Joe!
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  #8  
Old Mon 25 January 2010, 19:49
sailfl
Just call me: Nils #12
 
Winter Park, FL
United States of America
Joprinz

You posted on CNCZone for the same question.... Are you actually building a MechMate?
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  #9  
Old Mon 25 January 2010, 20:26
joprinz
Just call me: Joe
 
Ind
India
This is the second time on this thread someone is asking me if I'm building an MM. Infact i already answered that question earlier. Again since i'm asked again lemme answer. "Yes I am..." Well I posted the same question not only on cnczone but on the EMC2 Forum as well.

We are all helpin eachother out here I guess. I do understand this is an Exclusive Forum for MM related queries n that's the primary reason Y I'm here. But questions on electronics and software are more of universal in nature. If I'm using EMC2 for my MM then configuring the software for MM is not much different than from configuring it on a different machine. Sorry to ask but is it against MM forum policy if an MM users asks for help on the same subject on other forums as well?

Joe!
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  #10  
Old Mon 25 January 2010, 22:05
smreish
Just call me: Sean - #5, 28, 58 and others
 
Orlando, Florida
United States of America
Joe,
The MM forum is just a little protective of our "club" Like the little rascal's not letting darla in for a cup of tea. I personally like "crowd" sourcing your needs in many forums...it benefits us all here at MM world.

Sean
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  #11  
Old Tue 26 January 2010, 00:12
Gerald D
Just call me: Gerald (retired)
 
Cape Town
South Africa
Guys, I don't have a problem with Joe's question here. It does not conflict with what we are trying to achieve, it does not cause confusion with our "standard" practices, and it can lead to a useful discussion. Joe, the objections stem from the fact that you fit the profile of the first-time-posters who appear here wanting to know how to fit odd rails, motors, drives and get them to work. These guys take a shotgun approach at multiple forums and we never see them again.

A feedback encoder shutting down the system will rarely save the workpiece, but it could save the rest of the sheet, or the cutter now going for clamps, or the cutter standing in one place and starting a fire.
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  #12  
Old Tue 26 January 2010, 06:07
joprinz
Just call me: Joe
 
Ind
India
Hi Sean, Gerald,

Well I understand some people only come to get their doubts cleared and then never return. I wouldn't justify that but in most cases it is never really done with the intention to take advantage. Most of us are living with really tight time frames. Building a CNC machine is in most cases something that arise out of our passion to build something ourselves. But time n money prevents us from doing everything ourselves and most questions arise only coz we are unable to find the time or money (and both sometimes) to experiment it first hand. But somehow I believe Discussion Forums have the inherent ability to fix that problem. Most of the time the discussion goes on even if one or two people disappear in between and many solutions are found and new ideas shared even if the original guy with the question isnt around anymore. So everyone wins at some level But I do understand it is not responsible behavior to ask for something n disappear.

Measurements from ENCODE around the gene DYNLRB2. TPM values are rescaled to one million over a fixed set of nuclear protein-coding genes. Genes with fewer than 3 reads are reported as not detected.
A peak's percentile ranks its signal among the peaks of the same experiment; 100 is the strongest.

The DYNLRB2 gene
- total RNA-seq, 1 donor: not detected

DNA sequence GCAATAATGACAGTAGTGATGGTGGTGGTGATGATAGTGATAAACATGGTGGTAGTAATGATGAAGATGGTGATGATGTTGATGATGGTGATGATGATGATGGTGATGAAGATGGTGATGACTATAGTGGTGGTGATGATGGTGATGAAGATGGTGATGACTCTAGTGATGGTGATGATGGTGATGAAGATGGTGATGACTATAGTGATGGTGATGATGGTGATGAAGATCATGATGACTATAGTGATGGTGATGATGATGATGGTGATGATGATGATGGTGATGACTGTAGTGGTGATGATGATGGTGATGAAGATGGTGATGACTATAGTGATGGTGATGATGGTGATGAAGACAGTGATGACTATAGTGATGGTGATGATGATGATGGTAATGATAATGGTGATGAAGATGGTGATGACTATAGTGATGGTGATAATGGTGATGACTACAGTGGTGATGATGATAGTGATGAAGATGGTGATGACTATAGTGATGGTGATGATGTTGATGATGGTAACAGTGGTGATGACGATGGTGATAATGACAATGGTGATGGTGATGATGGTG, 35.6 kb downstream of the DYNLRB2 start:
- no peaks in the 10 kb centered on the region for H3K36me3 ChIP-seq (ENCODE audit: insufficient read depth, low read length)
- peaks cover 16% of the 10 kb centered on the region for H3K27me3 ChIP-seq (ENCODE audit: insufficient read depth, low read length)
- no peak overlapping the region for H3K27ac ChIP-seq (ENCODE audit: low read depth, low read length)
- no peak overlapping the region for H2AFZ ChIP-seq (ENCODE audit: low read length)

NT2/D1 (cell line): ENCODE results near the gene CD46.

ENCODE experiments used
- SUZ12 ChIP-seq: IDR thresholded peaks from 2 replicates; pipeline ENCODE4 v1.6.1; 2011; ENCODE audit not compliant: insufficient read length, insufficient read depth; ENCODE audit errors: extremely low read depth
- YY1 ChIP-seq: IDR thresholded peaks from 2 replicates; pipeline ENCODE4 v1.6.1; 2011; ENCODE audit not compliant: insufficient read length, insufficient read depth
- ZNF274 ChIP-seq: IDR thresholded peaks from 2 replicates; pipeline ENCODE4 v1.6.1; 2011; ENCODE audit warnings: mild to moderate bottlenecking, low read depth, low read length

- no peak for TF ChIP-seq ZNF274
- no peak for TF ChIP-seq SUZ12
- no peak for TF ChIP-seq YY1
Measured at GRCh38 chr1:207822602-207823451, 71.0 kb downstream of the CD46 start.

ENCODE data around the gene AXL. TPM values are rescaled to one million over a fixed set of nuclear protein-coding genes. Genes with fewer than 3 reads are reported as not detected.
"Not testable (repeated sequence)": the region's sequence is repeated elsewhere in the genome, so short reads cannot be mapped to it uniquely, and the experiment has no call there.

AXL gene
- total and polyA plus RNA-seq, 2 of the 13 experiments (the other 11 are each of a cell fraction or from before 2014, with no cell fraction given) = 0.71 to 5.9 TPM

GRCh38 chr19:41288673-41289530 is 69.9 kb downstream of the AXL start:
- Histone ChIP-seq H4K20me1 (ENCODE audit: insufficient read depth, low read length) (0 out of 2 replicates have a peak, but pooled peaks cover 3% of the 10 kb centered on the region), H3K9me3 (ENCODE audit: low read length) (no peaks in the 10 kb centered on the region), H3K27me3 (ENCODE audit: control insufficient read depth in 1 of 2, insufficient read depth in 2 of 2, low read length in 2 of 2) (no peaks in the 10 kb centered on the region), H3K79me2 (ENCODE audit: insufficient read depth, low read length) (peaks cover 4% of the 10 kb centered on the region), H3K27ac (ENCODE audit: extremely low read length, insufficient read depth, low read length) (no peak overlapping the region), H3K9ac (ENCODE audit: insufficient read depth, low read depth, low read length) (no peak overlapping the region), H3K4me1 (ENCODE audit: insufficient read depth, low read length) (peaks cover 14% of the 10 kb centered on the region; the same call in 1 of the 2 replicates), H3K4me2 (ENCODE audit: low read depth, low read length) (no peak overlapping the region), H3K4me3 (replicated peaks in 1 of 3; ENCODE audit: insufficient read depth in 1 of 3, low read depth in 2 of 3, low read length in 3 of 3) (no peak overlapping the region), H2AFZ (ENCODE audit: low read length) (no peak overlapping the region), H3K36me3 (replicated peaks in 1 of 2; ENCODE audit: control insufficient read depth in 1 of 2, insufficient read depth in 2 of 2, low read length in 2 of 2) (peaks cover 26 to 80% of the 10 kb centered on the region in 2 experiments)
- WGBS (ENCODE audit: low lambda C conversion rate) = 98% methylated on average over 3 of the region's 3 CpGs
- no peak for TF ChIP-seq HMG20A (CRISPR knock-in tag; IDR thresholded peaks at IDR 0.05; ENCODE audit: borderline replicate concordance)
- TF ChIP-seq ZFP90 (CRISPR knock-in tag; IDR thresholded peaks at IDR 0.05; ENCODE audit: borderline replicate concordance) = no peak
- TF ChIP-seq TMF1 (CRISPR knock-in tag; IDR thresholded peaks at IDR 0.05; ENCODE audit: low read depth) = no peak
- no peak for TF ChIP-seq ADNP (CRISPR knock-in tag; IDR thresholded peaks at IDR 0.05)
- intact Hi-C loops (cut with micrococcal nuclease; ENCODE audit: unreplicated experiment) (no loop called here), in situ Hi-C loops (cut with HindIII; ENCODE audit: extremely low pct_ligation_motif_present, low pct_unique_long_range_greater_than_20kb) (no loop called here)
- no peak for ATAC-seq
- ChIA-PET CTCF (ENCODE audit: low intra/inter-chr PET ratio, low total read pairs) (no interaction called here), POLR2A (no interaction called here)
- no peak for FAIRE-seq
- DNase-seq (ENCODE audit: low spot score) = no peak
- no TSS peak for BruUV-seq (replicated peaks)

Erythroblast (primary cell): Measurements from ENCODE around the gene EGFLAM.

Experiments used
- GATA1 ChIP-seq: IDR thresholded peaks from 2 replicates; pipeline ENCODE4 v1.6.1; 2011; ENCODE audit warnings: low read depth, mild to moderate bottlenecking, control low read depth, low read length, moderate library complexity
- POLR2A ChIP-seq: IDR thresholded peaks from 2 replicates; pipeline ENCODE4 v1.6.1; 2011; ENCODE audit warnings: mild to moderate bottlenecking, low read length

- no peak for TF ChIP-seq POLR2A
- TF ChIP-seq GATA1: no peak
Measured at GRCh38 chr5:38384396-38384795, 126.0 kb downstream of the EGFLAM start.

Anyways back to the original topic. Sam (Samco) of cnczone gave me a couple of ways to do this:


there are a couple of ways to do this that I have seen...

1. You unhook the feedback from the stepgen that goes back to emc2 and instead hook in the output from the encoder componant back to emc. So instead of the feedback loop coming from the stepgen - it is coming from the encoder. Then you set the following error to what you want emc to estop at.

Emc2 -> hal stepgen -> printer port -> stepper drive/stepper -> encoder -> printer port -> hal encoder -> emc2.

You would have to make sure you can count the encoder fast enough through the printer port to get the speed you need.

2. You change the encoder so it runs in velocity mode instead of position. Now you setup a pid loop that takes postion and feedback from the encoder and output a velocity command to the stepgen. It in effect runs the like a servo loop. It will actually correct for some missed steps as long as the stepper didn't stall. You set the following error the same as above to estop when tripped.

sam


Its seems someone has successfully configured the system to Pause when the error goes above 0.002". That would give lil added confidence when running a routing program on some expensive wood.

Joe!

Last edited by joprinz; Tue 26 January 2010 at 06:10..